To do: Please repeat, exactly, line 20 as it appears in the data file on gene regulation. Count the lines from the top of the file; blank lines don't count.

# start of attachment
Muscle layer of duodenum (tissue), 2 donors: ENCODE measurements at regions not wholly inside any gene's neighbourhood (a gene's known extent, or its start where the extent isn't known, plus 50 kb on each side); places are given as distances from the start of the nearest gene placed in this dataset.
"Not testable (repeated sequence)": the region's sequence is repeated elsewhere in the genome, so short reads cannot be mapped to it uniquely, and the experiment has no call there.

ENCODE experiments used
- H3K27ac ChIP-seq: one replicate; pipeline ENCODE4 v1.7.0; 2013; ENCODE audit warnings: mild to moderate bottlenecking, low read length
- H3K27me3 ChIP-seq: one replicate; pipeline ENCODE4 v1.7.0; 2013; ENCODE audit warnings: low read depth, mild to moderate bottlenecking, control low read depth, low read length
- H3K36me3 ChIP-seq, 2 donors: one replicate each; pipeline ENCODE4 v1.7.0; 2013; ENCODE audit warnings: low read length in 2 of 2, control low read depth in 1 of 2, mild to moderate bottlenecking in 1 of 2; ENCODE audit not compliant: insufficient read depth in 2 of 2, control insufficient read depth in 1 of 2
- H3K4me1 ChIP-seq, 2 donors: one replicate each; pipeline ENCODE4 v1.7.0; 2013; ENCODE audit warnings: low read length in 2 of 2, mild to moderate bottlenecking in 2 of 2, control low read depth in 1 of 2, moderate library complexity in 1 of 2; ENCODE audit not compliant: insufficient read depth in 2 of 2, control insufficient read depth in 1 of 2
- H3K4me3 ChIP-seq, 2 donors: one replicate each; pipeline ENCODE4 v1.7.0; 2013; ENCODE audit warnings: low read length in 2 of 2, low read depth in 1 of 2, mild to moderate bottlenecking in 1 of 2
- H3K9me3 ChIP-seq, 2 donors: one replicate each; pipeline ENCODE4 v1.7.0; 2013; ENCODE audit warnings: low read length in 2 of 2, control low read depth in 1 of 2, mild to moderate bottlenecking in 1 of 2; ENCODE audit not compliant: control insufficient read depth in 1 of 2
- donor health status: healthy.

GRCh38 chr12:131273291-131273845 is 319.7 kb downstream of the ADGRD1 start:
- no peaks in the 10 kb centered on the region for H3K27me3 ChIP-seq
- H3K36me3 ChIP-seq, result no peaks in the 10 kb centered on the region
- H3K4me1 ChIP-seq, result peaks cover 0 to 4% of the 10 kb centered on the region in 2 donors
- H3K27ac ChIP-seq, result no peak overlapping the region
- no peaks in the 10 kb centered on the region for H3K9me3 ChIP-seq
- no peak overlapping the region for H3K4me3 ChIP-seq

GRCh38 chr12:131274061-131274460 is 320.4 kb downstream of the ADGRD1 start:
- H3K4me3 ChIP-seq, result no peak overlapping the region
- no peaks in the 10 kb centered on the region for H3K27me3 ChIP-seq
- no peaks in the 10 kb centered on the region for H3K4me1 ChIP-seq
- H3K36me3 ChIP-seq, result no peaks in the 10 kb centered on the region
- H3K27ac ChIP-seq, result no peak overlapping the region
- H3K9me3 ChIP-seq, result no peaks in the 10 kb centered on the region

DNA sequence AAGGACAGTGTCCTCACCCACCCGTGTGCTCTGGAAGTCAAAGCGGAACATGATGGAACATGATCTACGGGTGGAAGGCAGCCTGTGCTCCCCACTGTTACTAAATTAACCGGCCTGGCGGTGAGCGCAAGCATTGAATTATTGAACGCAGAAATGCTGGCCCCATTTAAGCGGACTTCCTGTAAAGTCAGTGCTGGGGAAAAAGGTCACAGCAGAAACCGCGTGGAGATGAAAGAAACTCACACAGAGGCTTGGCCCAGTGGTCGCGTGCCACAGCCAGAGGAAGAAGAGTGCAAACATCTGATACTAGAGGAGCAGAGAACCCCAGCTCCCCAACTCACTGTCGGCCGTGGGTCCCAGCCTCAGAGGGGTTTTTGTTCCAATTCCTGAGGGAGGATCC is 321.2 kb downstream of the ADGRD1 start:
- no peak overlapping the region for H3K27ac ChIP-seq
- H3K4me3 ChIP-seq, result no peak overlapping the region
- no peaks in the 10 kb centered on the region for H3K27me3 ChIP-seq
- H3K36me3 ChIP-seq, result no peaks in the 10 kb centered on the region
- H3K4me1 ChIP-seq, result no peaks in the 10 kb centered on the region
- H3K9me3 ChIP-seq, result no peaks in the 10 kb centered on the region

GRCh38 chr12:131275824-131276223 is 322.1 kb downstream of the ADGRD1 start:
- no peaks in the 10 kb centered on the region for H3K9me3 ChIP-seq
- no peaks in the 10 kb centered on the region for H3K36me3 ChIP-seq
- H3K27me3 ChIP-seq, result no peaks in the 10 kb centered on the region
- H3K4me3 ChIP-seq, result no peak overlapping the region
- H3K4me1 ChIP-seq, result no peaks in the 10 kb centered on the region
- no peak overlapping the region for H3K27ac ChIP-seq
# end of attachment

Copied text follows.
- no peaks in the 10 kb centered on the region for H3K27me3 ChIP-seq